ARKANSAS FIGHTS BACK! Lawmakers Suing Health Director Over Lockdowns

An Arkansas lawmaker told the “Todd Starnes Show” on Tuesday that he is set to file a lawsuit against the state’s health department and its growing ability to influence perpetual coronavirus lockdown orders in the state.

Rep. Dan Sullivan, a Republican state representative and Senator-elect, said that the state has been going through lockdowns in one form or another since March, which he said seemed responsible at the time.

“Everyone was concerned,” he told the show. He said Gov. Asa Hutchinson, a Republican, was not as drastic in his orders as other states, but Hutchinson’s emergency declaration was extended multiple times.

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Todd Starnes, the host of the program, asked, “Any end in sight?”


“No,” Sullivan said. “As a matter of fact, our department of health has said that they’ll end it when they think it’s right and we have a vaccine. And there are some people in Arkansas and legislators—and me—that think it’s time to loosen the grip.”


Sullivan said Arkansas is a friendly state and the governor has been effective in the role. But he said he has been surprised that the state’s legislature hasn’t been put up on the bench, but instead “put in the stands.”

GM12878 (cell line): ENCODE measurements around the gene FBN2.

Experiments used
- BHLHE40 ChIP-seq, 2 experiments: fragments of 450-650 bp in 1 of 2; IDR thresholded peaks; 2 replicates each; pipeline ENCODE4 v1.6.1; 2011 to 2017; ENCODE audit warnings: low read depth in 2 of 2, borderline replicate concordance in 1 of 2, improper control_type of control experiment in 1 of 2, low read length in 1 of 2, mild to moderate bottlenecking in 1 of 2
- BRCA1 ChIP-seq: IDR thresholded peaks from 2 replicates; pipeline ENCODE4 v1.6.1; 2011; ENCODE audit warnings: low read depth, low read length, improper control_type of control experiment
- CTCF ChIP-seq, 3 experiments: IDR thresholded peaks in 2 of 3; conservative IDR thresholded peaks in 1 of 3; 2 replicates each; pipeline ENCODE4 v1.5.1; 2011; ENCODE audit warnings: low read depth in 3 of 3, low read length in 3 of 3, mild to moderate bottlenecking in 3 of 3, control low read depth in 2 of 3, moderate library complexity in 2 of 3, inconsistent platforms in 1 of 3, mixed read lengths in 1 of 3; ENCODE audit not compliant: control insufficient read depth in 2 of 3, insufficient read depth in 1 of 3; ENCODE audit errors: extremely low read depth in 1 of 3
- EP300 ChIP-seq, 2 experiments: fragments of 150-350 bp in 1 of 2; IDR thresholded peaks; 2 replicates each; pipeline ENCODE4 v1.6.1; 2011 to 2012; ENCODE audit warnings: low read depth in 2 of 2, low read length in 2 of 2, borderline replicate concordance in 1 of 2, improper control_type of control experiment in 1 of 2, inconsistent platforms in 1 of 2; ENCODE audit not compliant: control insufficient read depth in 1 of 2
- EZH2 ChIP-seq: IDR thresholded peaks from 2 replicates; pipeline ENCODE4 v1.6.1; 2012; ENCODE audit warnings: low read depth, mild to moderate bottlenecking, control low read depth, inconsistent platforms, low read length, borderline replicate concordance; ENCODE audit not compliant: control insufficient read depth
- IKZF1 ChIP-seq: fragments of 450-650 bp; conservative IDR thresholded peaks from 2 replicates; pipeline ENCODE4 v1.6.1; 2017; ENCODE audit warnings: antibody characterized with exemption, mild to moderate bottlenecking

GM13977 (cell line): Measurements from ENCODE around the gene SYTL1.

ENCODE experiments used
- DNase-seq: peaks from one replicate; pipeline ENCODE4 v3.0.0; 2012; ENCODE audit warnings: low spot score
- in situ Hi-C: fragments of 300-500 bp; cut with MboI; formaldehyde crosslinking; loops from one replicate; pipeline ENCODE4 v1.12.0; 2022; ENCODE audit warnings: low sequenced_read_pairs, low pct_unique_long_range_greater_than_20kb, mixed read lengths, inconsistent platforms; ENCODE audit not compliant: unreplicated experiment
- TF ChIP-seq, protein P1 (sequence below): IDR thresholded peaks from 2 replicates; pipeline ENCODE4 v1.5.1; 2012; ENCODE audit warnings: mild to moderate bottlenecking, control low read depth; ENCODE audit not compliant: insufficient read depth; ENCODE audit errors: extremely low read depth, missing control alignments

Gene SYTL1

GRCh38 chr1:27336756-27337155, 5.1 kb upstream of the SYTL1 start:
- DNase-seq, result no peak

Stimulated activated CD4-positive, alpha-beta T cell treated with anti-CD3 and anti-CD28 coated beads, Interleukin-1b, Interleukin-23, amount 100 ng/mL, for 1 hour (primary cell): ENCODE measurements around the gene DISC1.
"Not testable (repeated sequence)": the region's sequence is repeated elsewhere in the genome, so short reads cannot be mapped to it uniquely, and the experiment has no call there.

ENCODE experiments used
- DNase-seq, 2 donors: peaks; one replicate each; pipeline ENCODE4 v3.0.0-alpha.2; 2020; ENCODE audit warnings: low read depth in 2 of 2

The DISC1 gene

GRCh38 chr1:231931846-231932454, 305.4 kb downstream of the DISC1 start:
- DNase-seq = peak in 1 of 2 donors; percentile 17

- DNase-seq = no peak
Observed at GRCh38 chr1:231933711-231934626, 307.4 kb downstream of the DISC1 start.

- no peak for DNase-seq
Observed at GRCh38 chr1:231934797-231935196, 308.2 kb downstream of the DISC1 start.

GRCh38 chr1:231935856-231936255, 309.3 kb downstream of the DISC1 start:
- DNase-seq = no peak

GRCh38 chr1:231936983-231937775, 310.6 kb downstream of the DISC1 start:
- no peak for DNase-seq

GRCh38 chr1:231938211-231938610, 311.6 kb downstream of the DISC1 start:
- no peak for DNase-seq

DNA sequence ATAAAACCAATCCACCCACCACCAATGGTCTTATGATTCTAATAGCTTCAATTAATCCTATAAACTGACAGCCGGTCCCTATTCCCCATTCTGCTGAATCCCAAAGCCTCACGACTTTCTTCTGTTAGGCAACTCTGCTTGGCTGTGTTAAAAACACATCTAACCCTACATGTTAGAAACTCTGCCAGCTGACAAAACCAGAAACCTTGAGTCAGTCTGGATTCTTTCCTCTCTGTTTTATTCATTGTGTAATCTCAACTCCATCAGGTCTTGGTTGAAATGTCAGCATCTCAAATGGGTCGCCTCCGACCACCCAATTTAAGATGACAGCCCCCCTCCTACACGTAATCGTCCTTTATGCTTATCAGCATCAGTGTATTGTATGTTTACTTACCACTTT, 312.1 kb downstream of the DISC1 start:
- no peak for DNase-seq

“We’re not told, ‘Sit down, wait and I’ll call you in when I need you.’ We’re told to go sit on the sidelines and just watch the game,” he said.

KATV reported that a group of Republican lawmakers are suing the Arkansas Department of Health Director Jose Romero, who took the seat in early August, over some of the directives that require face masks and capacity limitations at restaurants. The news site said that the orders should be null and void because there was no vote by lawmakers.

The station reported that the department’s policy is not to comment on possible litigation.

Sullivan said the lawsuit, in part, brings attention to the fact that the health department has essentially usurped legislators and has too much influence over these orders.

“And I think that that’s just not constitutionally correct,” he said.


He told Starnes that the lawsuit can be broken down into two parts. He said the first part is focused on the balance of power.

“There’s a place for the legislature in the discussion of all the edicts and directives that are coming down from the department of health,” he said.

He said the second part of the lawsuit challenges the governor’s office, which he said does not have the authority to “proclaim endless states of emergency.”

“At some point, the legislature has to be involved in that,” he said.

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